had a few letters in the recent past dealing with the
subject of anesthesia in our companions. Audrie has a
10-year-old toy poodle named Cindy who has a problem
with her teeth. Audrie has been told that her companion
has bad dental disease and needs to have dental work
done to correct this problem. Her concern, and
reluctance as a result, is about whether the anesthetic
is necessary for Cindy’s dental work.
concern is very common among caretakers and rightfully
so. Anesthesia does not come without risk. Having said
this, when done properly and with proper monitoring,
anesthesia for our companions is extremely safe.
know that Cindy is in need of what appears to be a
significant amount of dental work. This will, at the
very least, involve a thorough evaluation, cleaning and
polishing of each of her teeth and may include
extractions or possibly root canal work depending on the
condition of each tooth. As has been pointed out to
Audrey, this procedure involves the use of a general
anesthetic in order for Cindy to tolerate the needed
I mentioned earlier, anesthesia is not without risk. It
is up to us as veterinarians to minimize this risk.
First of all, Cindy needs to be evaluated for any
underlying health problems. Minimally, we know she has
dental disease. This can lead to other health problems
as well that would need to be determined before any
anesthetic procedure was considered.
needs a good physical examination after which a few
diagnostic tests need to be run to try to assess her
overall health. She is 10 years old, and this is upper
middle age for her type of dog. Does this mean she is
too old for us to help her?
have heard the remark from many people over the years
saying their companion is too old to have an anesthetic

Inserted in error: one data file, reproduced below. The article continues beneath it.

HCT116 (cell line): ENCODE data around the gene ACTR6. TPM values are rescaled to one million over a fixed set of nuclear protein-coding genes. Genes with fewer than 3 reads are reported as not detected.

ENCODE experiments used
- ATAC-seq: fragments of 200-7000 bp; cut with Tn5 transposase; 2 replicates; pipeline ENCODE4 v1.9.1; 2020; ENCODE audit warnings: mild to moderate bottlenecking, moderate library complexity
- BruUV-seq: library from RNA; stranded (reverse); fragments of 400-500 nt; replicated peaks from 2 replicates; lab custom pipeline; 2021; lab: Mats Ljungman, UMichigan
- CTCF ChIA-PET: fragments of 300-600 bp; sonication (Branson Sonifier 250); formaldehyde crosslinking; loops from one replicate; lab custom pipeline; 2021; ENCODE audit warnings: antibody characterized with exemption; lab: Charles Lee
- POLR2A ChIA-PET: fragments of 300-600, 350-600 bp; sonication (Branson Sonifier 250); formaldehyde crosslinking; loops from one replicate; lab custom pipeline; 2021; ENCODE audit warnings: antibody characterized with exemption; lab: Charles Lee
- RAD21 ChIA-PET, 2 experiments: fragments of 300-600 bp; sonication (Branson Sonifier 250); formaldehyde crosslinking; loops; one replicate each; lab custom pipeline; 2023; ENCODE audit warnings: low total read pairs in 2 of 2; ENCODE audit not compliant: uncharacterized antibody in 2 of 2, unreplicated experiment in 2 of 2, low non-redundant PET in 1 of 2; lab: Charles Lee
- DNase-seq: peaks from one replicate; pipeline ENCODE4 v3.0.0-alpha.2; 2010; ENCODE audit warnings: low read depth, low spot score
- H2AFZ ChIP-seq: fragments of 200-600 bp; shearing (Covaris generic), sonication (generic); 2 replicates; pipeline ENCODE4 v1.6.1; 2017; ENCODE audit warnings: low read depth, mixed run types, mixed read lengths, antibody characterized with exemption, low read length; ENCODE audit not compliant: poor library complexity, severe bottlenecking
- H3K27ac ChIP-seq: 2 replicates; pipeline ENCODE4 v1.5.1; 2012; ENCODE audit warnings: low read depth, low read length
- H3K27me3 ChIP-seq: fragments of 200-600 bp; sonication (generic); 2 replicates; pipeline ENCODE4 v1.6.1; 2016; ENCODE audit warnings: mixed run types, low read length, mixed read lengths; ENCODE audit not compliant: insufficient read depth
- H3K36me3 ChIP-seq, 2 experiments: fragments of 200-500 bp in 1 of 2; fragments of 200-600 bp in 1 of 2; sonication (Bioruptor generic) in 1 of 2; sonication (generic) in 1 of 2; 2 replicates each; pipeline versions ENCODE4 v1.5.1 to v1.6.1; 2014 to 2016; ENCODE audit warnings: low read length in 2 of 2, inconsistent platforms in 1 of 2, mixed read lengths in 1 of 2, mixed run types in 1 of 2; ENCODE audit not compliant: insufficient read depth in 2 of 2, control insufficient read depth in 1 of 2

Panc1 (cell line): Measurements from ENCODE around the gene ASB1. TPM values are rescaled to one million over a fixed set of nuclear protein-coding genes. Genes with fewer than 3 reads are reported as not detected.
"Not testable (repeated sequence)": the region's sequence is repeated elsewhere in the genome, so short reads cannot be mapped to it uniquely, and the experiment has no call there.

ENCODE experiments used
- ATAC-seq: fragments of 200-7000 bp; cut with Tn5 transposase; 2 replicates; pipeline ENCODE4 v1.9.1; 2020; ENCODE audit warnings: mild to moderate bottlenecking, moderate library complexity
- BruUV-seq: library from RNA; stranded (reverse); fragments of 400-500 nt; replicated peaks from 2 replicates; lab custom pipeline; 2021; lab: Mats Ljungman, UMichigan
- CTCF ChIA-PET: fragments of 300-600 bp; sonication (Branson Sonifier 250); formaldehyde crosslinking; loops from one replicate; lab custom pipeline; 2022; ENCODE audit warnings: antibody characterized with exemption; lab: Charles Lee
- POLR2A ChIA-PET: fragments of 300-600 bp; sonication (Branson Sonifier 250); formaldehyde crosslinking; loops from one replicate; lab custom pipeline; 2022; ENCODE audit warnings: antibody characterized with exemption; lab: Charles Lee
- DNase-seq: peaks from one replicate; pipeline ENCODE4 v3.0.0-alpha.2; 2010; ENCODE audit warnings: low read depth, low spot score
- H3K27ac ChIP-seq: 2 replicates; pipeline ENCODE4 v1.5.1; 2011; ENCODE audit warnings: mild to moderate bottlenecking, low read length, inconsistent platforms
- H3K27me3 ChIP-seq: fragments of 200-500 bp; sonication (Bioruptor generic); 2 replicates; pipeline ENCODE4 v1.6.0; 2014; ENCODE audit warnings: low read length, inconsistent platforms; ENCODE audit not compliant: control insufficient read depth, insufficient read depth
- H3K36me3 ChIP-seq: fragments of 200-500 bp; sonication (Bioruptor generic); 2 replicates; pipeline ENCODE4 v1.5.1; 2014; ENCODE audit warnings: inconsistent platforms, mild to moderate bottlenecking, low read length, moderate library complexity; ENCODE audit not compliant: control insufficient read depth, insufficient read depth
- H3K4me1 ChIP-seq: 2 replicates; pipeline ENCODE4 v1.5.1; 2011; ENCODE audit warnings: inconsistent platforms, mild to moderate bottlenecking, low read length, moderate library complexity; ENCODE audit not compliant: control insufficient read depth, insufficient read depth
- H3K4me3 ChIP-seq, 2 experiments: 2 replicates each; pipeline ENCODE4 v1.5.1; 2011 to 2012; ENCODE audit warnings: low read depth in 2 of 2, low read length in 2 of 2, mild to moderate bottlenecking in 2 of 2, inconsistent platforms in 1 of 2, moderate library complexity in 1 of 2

and for some type of surgery. My response to this has
always been that old age is absolutely not a disease.
Imagine if you are 75 years old and go to see your
doctor for a problem that requires surgery.
you accept the fact that you are too old to have the
surgery done? I don’t think so. The key is knowing
what kind of shape the patient is in, in other words
what the risks are in anesthetizing this patient?
Cindy’s case, I would recommend a blood sample and
urinalysis, a chest radiograph, an ECG
(electrocardiogram) and a blood pressure. These tests
will help me to know how well Cindy is working on the
inside. Armed with this information, I could formulate
an anesthetic plan specific to Cindy’s requirements.
We may discover she has other problems, we may find out
she’s in excellent health other than her teeth; either
way we would need to know.
do not believe that any companion is too old for
anesthesia when necessary. Certainly there are health
problems that can greatly increase the risk of
anesthesia and indeed may preclude it all together.
Cindy’s case, if she is otherwise determined to be in
good health, her teeth should most definitely be
addressed. The risk to her health from her dental
disease is far greater than the risk of proper
anesthesia. Dental disease can lead to liver disease,
kidney disease, respiratory disease and heart disease,
all of which could be prevented with good dental